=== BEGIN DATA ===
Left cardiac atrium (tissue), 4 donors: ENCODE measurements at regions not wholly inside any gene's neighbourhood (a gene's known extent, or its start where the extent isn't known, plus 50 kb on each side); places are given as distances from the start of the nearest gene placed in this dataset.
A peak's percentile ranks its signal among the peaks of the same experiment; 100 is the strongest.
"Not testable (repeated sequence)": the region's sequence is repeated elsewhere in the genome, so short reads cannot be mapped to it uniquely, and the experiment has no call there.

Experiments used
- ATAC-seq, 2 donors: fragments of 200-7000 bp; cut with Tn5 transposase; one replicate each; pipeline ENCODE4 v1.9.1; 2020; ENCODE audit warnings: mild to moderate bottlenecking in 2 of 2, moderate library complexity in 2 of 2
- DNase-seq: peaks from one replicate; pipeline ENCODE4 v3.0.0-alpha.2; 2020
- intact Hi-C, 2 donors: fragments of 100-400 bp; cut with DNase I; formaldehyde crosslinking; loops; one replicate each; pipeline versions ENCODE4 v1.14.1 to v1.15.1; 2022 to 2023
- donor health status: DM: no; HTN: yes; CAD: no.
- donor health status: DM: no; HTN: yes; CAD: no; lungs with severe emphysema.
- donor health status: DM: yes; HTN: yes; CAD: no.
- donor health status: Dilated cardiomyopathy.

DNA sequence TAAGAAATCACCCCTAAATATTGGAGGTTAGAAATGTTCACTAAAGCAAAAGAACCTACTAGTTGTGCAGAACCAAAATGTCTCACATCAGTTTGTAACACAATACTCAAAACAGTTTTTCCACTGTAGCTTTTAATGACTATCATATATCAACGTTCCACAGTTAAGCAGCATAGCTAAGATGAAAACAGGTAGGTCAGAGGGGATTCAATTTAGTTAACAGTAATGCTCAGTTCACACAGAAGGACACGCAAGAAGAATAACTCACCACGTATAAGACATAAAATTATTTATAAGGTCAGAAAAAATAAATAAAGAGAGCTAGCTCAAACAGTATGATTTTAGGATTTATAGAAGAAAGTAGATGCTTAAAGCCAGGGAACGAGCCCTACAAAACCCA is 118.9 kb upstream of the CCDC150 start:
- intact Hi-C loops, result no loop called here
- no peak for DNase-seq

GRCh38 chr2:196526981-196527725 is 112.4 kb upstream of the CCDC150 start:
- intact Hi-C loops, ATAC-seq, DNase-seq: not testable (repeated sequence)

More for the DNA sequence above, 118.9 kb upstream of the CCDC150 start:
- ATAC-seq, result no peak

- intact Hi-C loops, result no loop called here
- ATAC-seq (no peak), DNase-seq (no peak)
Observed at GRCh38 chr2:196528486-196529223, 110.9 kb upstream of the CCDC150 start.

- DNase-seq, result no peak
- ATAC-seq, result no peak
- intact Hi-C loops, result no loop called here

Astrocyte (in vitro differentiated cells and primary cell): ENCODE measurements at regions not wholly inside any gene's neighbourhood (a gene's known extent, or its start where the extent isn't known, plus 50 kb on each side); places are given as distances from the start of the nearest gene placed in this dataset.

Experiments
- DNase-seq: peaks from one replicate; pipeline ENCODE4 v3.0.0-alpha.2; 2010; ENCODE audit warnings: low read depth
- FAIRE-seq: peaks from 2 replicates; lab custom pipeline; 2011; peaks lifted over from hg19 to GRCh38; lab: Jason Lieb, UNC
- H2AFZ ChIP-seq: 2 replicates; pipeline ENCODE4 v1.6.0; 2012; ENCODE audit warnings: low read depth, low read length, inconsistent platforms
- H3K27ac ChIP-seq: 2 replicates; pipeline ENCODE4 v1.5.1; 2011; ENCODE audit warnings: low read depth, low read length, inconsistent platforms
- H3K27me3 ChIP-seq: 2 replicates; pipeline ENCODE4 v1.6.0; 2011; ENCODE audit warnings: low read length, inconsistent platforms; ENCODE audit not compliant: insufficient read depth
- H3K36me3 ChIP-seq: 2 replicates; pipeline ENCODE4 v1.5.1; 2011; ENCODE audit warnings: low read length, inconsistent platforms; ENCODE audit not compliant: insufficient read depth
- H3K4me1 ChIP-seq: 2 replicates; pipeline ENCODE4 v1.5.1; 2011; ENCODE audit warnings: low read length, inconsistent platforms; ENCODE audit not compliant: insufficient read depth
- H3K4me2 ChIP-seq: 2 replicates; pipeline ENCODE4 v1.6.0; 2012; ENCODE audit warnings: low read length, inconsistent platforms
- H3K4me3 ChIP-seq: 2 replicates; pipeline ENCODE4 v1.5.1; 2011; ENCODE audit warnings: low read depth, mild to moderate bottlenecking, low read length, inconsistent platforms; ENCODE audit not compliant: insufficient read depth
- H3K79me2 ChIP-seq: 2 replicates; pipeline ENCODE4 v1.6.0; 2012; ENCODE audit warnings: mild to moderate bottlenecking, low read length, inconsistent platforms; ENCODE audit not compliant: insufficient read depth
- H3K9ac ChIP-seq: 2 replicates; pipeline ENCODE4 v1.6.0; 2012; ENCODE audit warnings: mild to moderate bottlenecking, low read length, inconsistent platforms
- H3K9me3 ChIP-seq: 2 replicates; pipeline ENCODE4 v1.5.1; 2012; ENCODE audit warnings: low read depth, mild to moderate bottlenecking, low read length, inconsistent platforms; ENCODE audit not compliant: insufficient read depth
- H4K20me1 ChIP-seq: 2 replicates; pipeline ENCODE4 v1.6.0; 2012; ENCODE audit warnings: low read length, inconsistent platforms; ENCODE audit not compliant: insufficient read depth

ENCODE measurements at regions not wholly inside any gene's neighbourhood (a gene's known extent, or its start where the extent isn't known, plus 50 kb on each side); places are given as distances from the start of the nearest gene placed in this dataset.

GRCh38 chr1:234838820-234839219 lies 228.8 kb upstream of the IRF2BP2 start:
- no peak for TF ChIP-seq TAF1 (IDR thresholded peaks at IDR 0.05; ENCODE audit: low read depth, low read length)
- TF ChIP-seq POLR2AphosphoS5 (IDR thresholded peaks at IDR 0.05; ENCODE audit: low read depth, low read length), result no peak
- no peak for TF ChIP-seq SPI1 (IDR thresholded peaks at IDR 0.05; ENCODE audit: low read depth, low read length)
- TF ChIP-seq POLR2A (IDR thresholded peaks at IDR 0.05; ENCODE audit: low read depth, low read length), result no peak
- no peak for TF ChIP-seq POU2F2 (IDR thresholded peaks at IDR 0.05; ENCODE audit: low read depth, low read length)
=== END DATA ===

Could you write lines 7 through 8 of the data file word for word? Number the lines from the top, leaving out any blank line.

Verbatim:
- intact Hi-C, 2 donors: fragments of 100-400 bp; cut with DNase I; formaldehyde crosslinking; loops; one replicate each; pipeline versions ENCODE4 v1.14.1 to v1.15.1; 2022 to 2023
- donor health status: DM: no; HTN: yes; CAD: no.